Monday, February 9, 2015

Will Store Robots Take Jobs Away from Human Sales Assistants?

What next, hamburger flipping robots?

As robots start to take over retail, will there be any jobs left?

The world’s first robotized sales assistants were rolled out last month in California. They are nifty, cute — and terrifying.
Modal Trigger
OSHbot, named after Orchard Supply Hardware in
San Jose, and developed with Lowe’s Innovation Labs, costs $50,000.
Nicknamed OSHbots, the two machines cost $50,000 apiece, are 5 feet of plastic on wheels and carry built-in natural language processors, computers, product scanners and navigation tools.
Named after the Orchard Supply Hardware store where they work in San Jose, they greet customers, ask if they need help, identify items, then offer to guide them to the appropriate aisle without bumping into anyone or anything.

At night, they do inventory by cruising the store to identify missing products and update their store map.

The OSHbots will never ask for a raise or call in sick. They also have the recall of a National Merit Scholar, but, on the other hand, they can’t open a box or climb a ladder to reach a hammer. And if you went up to one and shouted “Fire,” it would respond that “Fire extinguishers are on aisle 4 and I can take you there” . . . in English or Spanish.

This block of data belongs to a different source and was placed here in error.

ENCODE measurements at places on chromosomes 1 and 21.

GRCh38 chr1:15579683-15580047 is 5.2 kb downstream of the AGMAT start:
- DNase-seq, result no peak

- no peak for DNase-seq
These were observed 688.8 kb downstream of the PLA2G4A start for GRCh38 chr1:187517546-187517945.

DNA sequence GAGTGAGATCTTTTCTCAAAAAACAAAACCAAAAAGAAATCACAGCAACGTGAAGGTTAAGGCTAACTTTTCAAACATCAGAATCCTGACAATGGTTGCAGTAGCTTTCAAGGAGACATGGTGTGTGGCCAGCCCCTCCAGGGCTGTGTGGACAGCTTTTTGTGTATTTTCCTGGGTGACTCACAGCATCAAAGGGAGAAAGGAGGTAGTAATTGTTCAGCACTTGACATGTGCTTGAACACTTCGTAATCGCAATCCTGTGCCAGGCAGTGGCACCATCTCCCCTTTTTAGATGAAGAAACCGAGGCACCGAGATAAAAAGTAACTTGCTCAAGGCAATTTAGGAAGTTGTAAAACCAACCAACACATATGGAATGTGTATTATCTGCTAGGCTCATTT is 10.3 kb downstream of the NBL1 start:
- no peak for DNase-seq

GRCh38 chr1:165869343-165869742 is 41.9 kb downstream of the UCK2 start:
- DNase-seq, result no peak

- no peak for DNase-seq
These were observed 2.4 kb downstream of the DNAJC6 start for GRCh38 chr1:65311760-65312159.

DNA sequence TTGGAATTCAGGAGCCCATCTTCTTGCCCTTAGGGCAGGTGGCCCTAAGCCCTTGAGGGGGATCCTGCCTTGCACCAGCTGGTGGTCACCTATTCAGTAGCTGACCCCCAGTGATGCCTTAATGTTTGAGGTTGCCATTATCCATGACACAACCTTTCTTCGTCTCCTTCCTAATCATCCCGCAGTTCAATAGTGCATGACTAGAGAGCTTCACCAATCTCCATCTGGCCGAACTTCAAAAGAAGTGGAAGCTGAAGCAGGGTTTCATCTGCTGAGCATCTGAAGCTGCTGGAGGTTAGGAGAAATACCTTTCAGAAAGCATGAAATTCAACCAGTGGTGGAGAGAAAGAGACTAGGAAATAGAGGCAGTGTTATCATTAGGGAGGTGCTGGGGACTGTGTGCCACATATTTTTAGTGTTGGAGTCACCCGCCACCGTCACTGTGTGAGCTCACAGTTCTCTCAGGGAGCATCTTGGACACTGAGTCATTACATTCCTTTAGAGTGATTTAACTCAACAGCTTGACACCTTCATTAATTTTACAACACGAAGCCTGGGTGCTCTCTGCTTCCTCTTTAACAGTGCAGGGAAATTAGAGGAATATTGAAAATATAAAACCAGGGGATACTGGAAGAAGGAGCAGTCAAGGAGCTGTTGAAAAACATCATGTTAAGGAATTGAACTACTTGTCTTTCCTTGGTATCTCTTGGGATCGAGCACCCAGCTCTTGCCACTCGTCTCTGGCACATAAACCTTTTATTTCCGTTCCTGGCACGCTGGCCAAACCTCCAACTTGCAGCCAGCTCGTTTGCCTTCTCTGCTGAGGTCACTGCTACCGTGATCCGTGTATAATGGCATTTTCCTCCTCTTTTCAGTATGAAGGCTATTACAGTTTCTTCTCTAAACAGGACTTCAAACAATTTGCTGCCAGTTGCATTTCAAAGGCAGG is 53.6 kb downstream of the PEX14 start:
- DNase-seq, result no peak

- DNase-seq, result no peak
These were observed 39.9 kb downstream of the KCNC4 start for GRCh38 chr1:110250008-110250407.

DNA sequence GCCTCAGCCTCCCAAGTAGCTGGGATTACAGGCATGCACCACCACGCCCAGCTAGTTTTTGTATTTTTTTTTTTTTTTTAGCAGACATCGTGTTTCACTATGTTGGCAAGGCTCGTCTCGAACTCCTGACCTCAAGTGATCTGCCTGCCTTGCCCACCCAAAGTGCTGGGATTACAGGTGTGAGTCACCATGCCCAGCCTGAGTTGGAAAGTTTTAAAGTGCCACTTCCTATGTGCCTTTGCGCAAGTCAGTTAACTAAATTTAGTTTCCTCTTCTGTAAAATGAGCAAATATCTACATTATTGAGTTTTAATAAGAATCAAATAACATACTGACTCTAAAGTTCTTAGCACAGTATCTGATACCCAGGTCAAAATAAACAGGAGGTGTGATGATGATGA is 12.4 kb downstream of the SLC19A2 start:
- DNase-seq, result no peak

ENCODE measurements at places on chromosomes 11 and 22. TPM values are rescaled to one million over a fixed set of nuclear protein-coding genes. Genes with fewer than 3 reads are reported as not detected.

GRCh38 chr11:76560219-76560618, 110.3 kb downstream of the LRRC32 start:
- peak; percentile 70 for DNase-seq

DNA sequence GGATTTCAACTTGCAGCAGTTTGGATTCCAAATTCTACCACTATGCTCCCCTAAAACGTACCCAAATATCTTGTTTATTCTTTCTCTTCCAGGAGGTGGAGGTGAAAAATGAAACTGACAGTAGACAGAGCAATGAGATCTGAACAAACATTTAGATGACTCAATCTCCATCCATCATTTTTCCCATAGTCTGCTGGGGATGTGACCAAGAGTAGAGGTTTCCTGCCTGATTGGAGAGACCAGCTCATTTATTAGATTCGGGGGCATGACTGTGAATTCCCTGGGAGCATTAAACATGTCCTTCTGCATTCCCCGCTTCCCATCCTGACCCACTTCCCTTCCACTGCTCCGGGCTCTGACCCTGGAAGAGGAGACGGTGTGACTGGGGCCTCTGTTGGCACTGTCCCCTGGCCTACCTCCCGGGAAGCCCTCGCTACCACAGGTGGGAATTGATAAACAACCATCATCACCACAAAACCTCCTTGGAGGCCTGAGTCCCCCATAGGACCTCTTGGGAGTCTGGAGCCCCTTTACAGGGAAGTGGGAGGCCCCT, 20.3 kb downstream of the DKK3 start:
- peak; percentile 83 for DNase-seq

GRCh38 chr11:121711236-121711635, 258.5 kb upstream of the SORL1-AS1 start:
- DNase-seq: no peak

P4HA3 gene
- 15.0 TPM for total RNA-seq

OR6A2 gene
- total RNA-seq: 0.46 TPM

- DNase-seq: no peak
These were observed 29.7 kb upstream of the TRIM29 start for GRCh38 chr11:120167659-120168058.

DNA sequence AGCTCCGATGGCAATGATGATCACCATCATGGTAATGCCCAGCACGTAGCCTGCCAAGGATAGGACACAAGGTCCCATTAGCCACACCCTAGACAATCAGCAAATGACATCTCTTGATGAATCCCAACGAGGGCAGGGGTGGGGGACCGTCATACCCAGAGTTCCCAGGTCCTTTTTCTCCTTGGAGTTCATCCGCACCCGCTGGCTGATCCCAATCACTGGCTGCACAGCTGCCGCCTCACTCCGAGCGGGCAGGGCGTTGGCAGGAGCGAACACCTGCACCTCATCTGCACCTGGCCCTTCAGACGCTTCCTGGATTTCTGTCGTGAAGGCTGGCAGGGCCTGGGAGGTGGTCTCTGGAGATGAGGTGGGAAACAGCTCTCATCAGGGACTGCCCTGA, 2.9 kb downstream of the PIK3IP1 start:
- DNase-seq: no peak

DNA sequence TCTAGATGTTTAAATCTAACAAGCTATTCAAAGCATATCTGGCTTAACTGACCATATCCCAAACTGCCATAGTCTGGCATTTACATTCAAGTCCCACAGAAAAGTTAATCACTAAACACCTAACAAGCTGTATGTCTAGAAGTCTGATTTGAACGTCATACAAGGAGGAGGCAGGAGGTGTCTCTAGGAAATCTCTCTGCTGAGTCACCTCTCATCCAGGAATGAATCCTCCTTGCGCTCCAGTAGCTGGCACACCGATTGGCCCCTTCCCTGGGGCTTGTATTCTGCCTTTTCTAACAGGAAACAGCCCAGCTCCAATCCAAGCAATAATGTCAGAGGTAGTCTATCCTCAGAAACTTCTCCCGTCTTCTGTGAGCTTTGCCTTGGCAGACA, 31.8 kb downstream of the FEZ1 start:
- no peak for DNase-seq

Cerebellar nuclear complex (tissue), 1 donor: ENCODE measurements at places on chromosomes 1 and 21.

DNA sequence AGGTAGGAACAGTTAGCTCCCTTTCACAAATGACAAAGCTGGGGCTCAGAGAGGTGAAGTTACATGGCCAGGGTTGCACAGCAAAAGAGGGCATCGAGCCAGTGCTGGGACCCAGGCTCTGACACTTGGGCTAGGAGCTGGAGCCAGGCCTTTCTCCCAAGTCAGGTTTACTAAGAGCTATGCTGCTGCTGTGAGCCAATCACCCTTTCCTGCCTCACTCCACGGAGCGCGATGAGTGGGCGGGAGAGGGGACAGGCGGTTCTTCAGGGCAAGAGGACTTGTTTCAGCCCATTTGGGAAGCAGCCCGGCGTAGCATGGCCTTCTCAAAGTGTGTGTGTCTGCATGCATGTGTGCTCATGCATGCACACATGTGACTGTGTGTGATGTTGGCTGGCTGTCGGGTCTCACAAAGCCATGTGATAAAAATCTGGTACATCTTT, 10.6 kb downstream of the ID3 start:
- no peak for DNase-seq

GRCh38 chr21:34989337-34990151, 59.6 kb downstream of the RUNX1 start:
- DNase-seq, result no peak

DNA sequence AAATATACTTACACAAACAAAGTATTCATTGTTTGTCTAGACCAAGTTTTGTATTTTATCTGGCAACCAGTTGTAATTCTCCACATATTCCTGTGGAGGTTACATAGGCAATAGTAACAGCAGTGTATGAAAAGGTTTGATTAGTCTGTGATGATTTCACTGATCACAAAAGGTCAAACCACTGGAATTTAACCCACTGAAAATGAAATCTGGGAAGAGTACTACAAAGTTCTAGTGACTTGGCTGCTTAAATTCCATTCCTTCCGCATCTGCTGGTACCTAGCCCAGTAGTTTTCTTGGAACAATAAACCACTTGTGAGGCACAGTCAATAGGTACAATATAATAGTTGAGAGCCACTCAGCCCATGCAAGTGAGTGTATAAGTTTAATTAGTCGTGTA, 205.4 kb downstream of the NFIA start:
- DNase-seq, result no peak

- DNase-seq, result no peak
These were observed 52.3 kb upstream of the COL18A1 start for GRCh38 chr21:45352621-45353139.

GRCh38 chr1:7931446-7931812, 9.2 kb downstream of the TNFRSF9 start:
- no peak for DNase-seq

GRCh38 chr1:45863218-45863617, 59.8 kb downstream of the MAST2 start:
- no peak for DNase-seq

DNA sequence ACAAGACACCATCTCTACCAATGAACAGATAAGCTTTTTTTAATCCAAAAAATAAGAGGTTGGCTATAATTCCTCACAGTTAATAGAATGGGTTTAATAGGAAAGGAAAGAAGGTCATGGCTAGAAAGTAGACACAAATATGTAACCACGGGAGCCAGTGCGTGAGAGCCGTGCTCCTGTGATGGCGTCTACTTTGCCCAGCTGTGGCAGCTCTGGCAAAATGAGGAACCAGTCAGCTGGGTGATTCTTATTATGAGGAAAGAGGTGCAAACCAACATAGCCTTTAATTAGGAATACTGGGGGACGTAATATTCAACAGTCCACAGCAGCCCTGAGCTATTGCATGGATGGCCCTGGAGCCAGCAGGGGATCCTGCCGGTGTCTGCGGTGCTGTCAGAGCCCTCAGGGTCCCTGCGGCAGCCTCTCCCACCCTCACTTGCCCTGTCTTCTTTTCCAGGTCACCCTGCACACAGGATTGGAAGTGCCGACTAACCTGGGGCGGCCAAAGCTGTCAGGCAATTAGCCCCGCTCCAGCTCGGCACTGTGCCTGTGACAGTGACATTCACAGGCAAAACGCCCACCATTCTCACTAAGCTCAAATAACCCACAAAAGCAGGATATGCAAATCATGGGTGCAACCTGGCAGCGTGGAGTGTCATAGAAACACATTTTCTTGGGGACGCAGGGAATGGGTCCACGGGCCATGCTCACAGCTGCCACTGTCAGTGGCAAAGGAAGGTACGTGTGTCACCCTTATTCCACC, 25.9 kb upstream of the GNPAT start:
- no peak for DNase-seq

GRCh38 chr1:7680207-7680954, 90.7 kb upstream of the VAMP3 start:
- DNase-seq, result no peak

So far, OSHbots are primitive, as are other automated services, such as Google’s driverless cars. But they won’t always be. Google, Facebook, Amazon, Apple and others are investing billions to make machines smarter than people. And then what happens to America’s 13 million-member retail work force when OSHbot 2.0 or 3.0 arrives on the scene? Are Google and the others going to support the displaced workers

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